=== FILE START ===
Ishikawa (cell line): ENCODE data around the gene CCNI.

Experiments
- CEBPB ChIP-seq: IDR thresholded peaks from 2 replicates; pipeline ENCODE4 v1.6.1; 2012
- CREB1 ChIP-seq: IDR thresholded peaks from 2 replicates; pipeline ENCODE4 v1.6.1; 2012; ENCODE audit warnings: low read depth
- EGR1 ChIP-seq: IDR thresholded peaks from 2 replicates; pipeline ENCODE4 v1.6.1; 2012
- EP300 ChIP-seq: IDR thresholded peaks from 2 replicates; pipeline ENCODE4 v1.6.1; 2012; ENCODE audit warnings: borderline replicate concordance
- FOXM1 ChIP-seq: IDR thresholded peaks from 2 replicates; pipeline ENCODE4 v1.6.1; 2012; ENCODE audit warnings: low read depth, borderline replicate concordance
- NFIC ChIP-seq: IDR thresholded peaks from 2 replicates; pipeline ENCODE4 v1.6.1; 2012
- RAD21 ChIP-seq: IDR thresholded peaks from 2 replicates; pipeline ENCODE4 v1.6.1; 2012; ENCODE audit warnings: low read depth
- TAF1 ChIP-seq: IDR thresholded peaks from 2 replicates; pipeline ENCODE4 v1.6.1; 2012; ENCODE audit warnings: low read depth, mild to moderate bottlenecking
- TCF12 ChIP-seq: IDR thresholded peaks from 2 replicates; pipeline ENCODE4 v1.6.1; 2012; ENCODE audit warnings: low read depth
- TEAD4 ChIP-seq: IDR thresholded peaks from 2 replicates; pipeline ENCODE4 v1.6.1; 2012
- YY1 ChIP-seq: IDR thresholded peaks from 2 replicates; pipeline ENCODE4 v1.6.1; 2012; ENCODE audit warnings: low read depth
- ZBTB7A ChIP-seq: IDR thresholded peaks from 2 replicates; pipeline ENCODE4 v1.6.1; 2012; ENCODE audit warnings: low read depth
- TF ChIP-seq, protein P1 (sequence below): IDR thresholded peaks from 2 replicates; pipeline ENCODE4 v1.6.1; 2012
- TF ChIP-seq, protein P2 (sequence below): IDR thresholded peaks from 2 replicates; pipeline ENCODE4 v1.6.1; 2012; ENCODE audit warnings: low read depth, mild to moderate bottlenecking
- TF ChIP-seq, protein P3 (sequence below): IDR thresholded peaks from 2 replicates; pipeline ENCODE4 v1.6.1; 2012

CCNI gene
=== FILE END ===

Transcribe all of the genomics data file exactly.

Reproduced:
Ishikawa (cell line): ENCODE data around the gene CCNI.

Experiments
- CEBPB ChIP-seq: IDR thresholded peaks from 2 replicates; pipeline ENCODE4 v1.6.1; 2012
- CREB1 ChIP-seq: IDR thresholded peaks from 2 replicates; pipeline ENCODE4 v1.6.1; 2012; ENCODE audit warnings: low read depth
- EGR1 ChIP-seq: IDR thresholded peaks from 2 replicates; pipeline ENCODE4 v1.6.1; 2012
- EP300 ChIP-seq: IDR thresholded peaks from 2 replicates; pipeline ENCODE4 v1.6.1; 2012; ENCODE audit warnings: borderline replicate concordance
- FOXM1 ChIP-seq: IDR thresholded peaks from 2 replicates; pipeline ENCODE4 v1.6.1; 2012; ENCODE audit warnings: low read depth, borderline replicate concordance
- NFIC ChIP-seq: IDR thresholded peaks from 2 replicates; pipeline ENCODE4 v1.6.1; 2012
- RAD21 ChIP-seq: IDR thresholded peaks from 2 replicates; pipeline ENCODE4 v1.6.1; 2012; ENCODE audit warnings: low read depth
- TAF1 ChIP-seq: IDR thresholded peaks from 2 replicates; pipeline ENCODE4 v1.6.1; 2012; ENCODE audit warnings: low read depth, mild to moderate bottlenecking
- TCF12 ChIP-seq: IDR thresholded peaks from 2 replicates; pipeline ENCODE4 v1.6.1; 2012; ENCODE audit warnings: low read depth
- TEAD4 ChIP-seq: IDR thresholded peaks from 2 replicates; pipeline ENCODE4 v1.6.1; 2012
- YY1 ChIP-seq: IDR thresholded peaks from 2 replicates; pipeline ENCODE4 v1.6.1; 2012; ENCODE audit warnings: low read depth
- ZBTB7A ChIP-seq: IDR thresholded peaks from 2 replicates; pipeline ENCODE4 v1.6.1; 2012; ENCODE audit warnings: low read depth
- TF ChIP-seq, protein P1 (sequence below): IDR thresholded peaks from 2 replicates; pipeline ENCODE4 v1.6.1; 2012
- TF ChIP-seq, protein P2 (sequence below): IDR thresholded peaks from 2 replicates; pipeline ENCODE4 v1.6.1; 2012; ENCODE audit warnings: low read depth, mild to moderate bottlenecking
- TF ChIP-seq, protein P3 (sequence below): IDR thresholded peaks from 2 replicates; pipeline ENCODE4 v1.6.1; 2012

CCNI gene